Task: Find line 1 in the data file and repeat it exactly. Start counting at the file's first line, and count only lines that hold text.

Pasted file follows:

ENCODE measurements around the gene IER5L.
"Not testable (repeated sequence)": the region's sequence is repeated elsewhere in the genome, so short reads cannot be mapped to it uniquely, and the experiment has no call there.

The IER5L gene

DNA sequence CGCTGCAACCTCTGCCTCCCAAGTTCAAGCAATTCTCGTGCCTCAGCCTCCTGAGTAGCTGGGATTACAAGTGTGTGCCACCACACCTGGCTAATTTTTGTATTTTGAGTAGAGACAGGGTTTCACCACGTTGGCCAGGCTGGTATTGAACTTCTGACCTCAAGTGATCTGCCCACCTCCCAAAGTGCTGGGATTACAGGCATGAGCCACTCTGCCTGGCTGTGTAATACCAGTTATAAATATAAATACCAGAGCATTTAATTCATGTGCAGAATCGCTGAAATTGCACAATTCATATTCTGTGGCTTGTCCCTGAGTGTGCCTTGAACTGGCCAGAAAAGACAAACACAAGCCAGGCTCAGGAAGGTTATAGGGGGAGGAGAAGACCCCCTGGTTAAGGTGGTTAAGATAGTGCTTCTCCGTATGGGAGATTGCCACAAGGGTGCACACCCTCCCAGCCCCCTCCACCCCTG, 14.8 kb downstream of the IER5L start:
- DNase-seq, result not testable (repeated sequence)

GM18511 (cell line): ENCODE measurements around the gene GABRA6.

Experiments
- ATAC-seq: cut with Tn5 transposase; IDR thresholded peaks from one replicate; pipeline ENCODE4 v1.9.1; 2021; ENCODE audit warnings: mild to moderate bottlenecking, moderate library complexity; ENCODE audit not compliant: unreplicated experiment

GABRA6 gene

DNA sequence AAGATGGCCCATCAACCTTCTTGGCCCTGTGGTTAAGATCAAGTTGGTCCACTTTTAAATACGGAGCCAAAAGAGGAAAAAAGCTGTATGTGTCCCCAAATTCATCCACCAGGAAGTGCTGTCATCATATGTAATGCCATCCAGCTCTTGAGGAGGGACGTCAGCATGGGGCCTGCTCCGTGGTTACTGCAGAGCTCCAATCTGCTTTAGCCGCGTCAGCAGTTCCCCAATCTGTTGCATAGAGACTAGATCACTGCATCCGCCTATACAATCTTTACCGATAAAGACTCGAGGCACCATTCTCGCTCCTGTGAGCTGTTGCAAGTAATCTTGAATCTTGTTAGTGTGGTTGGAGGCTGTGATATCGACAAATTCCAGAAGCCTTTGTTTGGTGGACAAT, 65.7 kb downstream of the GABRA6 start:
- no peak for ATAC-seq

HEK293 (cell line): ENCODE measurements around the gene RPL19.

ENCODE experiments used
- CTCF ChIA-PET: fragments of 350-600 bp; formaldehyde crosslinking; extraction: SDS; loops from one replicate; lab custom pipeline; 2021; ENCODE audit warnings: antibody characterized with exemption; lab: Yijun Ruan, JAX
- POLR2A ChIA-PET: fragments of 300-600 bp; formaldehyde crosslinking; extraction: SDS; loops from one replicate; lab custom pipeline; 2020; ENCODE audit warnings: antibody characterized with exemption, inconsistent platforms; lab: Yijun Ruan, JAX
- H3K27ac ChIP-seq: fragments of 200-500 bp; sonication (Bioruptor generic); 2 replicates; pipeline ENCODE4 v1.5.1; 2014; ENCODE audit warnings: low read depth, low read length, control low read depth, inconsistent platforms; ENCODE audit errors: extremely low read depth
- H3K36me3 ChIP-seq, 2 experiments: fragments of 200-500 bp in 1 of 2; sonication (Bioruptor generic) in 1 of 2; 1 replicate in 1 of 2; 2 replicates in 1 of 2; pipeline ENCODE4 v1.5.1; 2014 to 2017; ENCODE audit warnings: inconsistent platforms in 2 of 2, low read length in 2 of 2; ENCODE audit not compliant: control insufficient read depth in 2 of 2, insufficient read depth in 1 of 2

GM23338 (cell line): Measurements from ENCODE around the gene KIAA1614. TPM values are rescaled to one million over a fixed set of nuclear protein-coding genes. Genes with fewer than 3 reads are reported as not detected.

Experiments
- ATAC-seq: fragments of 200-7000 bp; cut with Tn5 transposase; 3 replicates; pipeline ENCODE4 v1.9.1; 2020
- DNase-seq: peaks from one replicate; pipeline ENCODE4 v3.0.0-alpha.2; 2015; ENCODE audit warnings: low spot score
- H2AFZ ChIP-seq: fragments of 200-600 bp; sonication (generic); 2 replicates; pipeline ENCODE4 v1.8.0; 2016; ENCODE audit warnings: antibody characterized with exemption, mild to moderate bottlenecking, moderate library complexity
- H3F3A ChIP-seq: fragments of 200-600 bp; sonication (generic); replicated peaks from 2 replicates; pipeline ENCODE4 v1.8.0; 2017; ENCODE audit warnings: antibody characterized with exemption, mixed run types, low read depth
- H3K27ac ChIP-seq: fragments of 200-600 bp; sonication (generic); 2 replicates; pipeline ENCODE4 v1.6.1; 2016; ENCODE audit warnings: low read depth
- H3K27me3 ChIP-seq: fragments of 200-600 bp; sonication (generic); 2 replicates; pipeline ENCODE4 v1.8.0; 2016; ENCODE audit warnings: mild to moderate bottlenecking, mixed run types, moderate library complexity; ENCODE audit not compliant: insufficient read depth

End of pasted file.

ENCODE measurements around the gene IER5L.